When we rename fractions as tenths, hundredths or thousandths, we are also able to use our knowledge of place value to then write our fraction as a decimal.

Remember how we converted fractions to decimals, using tenths and hundredths? This time, we'll use a similar approach, but look at thousandths.

Place value

Place value is important when we express numbers in decimals. Let's say we want to compare $0.353$0.353 and $0.6$0.6. We may think that because $353$353 is larger than $6$6, that $0.353$0.353 is larger than $0.6$0.6, but we can see when we use a place value table, this is not the case.

Place value

Units

.

Tenths

Hundredths

Thousandths

0

.

3

5

3

0

.

6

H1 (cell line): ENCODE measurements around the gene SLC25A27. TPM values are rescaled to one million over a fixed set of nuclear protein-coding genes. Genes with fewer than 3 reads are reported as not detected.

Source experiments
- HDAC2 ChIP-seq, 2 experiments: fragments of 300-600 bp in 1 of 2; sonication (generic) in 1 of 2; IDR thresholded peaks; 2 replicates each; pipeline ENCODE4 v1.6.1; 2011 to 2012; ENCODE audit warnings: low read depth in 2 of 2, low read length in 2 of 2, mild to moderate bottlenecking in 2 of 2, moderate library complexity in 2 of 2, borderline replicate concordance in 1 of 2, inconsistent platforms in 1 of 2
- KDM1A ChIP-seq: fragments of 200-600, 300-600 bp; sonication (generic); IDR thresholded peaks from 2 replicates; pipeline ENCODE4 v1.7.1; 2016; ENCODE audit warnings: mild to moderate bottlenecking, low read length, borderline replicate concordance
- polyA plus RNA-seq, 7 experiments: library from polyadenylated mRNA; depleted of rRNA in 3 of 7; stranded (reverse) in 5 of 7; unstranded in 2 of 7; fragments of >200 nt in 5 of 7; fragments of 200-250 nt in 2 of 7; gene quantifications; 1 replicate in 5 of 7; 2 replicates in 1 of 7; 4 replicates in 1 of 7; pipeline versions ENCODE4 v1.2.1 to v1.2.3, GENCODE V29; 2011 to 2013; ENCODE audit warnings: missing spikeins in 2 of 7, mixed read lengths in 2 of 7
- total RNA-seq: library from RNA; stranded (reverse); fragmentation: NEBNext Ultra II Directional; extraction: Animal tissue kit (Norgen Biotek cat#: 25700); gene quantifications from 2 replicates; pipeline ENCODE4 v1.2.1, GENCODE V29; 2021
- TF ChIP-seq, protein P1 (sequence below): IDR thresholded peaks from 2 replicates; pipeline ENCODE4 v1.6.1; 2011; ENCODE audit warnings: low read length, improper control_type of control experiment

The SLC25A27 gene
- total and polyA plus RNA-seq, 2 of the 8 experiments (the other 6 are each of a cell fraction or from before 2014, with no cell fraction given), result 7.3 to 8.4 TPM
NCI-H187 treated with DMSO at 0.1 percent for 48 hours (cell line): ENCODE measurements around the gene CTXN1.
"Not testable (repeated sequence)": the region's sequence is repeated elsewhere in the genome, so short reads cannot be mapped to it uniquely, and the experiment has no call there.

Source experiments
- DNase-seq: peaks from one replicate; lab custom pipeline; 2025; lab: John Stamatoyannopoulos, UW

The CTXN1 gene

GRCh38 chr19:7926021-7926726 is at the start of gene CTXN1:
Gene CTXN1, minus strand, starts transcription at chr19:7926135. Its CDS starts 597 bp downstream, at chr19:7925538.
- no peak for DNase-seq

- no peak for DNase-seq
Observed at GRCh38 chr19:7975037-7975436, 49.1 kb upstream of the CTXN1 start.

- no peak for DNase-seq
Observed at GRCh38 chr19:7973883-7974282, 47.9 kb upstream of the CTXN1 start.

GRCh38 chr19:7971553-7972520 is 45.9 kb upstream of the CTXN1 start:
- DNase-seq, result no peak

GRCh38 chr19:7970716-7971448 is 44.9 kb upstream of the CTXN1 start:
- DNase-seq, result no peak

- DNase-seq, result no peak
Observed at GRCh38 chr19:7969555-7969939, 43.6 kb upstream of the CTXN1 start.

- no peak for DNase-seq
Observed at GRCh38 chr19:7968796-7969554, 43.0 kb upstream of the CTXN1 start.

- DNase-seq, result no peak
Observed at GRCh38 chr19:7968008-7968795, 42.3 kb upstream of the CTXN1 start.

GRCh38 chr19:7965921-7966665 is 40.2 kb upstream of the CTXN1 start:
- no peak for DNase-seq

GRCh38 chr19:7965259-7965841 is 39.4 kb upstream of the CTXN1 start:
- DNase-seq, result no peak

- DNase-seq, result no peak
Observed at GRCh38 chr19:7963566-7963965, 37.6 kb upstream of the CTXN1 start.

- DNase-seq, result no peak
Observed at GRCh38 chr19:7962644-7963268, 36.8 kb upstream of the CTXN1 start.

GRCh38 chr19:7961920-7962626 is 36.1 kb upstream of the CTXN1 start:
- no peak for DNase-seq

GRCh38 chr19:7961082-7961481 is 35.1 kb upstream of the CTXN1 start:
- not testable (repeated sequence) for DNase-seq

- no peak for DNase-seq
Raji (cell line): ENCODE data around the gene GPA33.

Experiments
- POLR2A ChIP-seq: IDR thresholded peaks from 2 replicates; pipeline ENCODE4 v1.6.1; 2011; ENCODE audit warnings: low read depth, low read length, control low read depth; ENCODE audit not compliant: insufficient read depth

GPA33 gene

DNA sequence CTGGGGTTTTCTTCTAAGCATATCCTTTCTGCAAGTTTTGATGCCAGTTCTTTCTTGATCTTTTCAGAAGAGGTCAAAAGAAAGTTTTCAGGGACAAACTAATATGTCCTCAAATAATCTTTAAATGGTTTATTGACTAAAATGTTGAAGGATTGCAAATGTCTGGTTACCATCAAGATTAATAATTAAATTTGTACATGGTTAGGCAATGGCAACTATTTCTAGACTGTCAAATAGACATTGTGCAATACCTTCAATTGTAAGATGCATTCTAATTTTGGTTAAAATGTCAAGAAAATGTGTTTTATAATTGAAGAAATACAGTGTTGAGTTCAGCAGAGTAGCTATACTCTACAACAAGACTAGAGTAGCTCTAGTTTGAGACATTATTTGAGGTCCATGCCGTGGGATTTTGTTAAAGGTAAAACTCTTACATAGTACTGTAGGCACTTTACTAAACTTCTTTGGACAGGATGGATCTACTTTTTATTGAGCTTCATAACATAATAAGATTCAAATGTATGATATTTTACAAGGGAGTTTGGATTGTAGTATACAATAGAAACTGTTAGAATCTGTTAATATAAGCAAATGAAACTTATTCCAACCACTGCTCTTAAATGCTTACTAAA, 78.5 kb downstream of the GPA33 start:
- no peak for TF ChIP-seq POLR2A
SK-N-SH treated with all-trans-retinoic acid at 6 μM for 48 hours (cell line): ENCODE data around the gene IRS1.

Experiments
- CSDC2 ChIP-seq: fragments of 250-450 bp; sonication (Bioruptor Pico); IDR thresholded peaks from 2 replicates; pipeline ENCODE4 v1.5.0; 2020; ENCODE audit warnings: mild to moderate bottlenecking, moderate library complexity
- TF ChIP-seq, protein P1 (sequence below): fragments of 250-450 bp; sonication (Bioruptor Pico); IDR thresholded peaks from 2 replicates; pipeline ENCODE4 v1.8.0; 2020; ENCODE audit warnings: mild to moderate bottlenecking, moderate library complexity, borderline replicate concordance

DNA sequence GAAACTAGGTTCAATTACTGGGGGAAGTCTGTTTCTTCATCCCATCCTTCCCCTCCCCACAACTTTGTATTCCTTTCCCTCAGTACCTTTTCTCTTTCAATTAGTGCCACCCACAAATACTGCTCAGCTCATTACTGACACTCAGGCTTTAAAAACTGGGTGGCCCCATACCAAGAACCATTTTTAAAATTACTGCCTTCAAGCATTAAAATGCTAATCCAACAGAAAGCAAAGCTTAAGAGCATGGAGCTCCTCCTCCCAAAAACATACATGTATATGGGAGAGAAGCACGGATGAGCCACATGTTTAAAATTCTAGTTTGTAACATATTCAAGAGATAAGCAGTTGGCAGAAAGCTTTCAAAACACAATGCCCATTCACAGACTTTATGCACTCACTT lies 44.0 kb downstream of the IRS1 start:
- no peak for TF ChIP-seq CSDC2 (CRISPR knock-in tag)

0

0

$0.6$0.6 is actually $6$6 tenths, where $0.353$0.353 only has $3$3 tenths, so is smaller. Similarly, if we consider them both as fractions of a thousand, then $0.6$0.6 is $\frac{600}{1000}$6001000, which is more than $\frac{353}{1000}$3531000.

Changing our fractions to thousandths

The first thing we need to do is rename our fraction so that it is expressed in thousandths if it's not already in thousandths. This video shows you how to convert your fraction to thousandths, allowing you to then easily change it to decimals. By the way, renaming our fractions to thousandths is not changing the value of our number at all, we're just finding an equivalent fraction.

Remember!

To convert fractions to decimals, you can rename them to tenths, hundredths or thousandths.

Examples

Question 1

Write the fraction $\frac{11}{200}$11200 as a decimal.

QUESTION 2

Write the decimal $0.872$0.872 as a fraction in simplest form.

QUESTION 3

Write the number represented by $98$98 thousandths: